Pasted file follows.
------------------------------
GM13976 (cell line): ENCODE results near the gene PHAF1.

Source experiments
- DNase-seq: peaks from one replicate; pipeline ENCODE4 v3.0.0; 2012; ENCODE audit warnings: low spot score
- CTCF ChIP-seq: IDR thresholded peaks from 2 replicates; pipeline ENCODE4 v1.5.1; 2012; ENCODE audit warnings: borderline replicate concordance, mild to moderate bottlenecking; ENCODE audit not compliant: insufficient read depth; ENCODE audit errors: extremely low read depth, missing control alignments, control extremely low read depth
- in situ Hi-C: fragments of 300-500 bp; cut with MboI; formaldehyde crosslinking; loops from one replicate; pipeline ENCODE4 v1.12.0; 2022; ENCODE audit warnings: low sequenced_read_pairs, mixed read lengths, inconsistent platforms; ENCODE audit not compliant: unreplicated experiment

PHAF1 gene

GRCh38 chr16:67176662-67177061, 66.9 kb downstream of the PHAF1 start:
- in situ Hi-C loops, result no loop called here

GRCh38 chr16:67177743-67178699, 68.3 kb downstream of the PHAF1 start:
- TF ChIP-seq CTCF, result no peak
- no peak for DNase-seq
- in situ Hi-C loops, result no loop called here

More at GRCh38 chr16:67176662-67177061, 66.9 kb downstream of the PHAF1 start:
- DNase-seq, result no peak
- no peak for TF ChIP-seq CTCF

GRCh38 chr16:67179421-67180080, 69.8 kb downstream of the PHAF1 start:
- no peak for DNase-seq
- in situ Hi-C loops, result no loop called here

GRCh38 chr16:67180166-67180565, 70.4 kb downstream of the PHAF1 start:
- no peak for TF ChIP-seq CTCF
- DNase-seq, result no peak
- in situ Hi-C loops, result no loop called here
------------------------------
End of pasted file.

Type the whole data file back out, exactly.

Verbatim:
GM13976 (cell line): ENCODE results near the gene PHAF1.

Source experiments
- DNase-seq: peaks from one replicate; pipeline ENCODE4 v3.0.0; 2012; ENCODE audit warnings: low spot score
- CTCF ChIP-seq: IDR thresholded peaks from 2 replicates; pipeline ENCODE4 v1.5.1; 2012; ENCODE audit warnings: borderline replicate concordance, mild to moderate bottlenecking; ENCODE audit not compliant: insufficient read depth; ENCODE audit errors: extremely low read depth, missing control alignments, control extremely low read depth
- in situ Hi-C: fragments of 300-500 bp; cut with MboI; formaldehyde crosslinking; loops from one replicate; pipeline ENCODE4 v1.12.0; 2022; ENCODE audit warnings: low sequenced_read_pairs, mixed read lengths, inconsistent platforms; ENCODE audit not compliant: unreplicated experiment

PHAF1 gene

GRCh38 chr16:67176662-67177061, 66.9 kb downstream of the PHAF1 start:
- in situ Hi-C loops, result no loop called here

GRCh38 chr16:67177743-67178699, 68.3 kb downstream of the PHAF1 start:
- TF ChIP-seq CTCF, result no peak
- no peak for DNase-seq
- in situ Hi-C loops, result no loop called here

More at GRCh38 chr16:67176662-67177061, 66.9 kb downstream of the PHAF1 start:
- DNase-seq, result no peak
- no peak for TF ChIP-seq CTCF

GRCh38 chr16:67179421-67180080, 69.8 kb downstream of the PHAF1 start:
- no peak for DNase-seq
- in situ Hi-C loops, result no loop called here

GRCh38 chr16:67180166-67180565, 70.4 kb downstream of the PHAF1 start:
- no peak for TF ChIP-seq CTCF
- DNase-seq, result no peak
- in situ Hi-C loops, result no loop called here